Now, as we save and run it, it’ll open the terminal.

Click the link that is created.

Step 9

Here, we can see the status of the experiment is preparing. It’ll be updated and running and completed as the Build status succeeds fully.

Now, under the Outputs + Logs check out the files.

Here, under 70_driver_log.txt we can see the update of the epochs and loss during the trainig process as the control scripts runs the training file.

Viewing Real-Time Metrics

Step 10

Let us make some changes on the train.py file.

Add, the import scripts,

from model import Net
from azureml.core import Run

Set the variable run.

run = Run.get_context()

Add the loss metric log.

run.log('loss', loss)

The final code must look similar to as below.

import torch
import torch.optim as optim
import torchvision
import torchvision.transforms as transforms
from model import Net
from azureml.core import Run


# ADDITIONAL CODE: get run from the current context
run = Run.get_context()

# download CIFAR 10 data
trainset = torchvision.datasets.CIFAR10(
    root='./data',
    train=True,
    download=True,
    transform=torchvision.transforms.ToTensor()
)
trainloader = torch.utils.data.DataLoader(
    trainset,
    batch_size=4,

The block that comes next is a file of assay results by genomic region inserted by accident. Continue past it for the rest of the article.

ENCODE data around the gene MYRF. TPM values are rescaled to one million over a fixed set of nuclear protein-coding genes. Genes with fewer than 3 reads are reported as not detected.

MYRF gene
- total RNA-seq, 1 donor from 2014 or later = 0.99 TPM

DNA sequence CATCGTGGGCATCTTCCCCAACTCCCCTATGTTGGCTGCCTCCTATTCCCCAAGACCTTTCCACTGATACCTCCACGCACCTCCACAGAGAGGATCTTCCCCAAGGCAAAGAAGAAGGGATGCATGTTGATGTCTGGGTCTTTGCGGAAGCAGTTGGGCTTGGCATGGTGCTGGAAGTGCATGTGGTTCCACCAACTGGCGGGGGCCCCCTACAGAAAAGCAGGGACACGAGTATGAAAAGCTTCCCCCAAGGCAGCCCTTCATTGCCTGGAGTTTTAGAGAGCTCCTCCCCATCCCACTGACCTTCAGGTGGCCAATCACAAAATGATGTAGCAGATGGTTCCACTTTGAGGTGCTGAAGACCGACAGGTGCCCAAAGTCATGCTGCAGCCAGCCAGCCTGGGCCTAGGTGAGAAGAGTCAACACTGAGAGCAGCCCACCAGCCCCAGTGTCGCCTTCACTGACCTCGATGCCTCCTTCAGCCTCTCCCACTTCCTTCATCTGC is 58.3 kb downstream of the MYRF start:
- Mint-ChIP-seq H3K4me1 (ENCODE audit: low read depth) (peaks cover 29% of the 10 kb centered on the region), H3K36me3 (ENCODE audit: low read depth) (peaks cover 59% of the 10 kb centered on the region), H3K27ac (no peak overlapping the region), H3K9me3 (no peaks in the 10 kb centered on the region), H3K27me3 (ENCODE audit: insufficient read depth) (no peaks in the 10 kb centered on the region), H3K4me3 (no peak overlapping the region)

shuffle=True,
    num_workers=2
)


if __name__ == "__main__":
    # define convolutional network
    net = Net()
    # set up pytorch loss /  optimizer
    criterion = torch.nn.CrossEntropyLoss()
    optimizer = optim.SGD(net.parameters(), lr=0.001, momentum=0.9)
    # train the network
    for epoch in range(2):
        running_loss = 0.0
        for i, data in enumerate(trainloader, 0):
            # unpack the data
            inputs, labels = data
            # zero the parameter gradients
            optimizer.zero_grad()
            # forward + backward + optimize
            outputs = net(inputs)
            loss = criterion(outputs, labels)
            loss.backward()
            optimizer.step()
            # print statistics
            running_loss += loss.item()
            if i % 2000 == 1999:
                loss = running_loss / 2000
                # ADDITIONAL CODE: log loss metric to AML
                run.log('loss', loss)
                print(f'epoch={epoch + 1}, batch={i + 1:5}: loss {loss:.2f}')
                running_loss = 0.0
    print('Finished Training')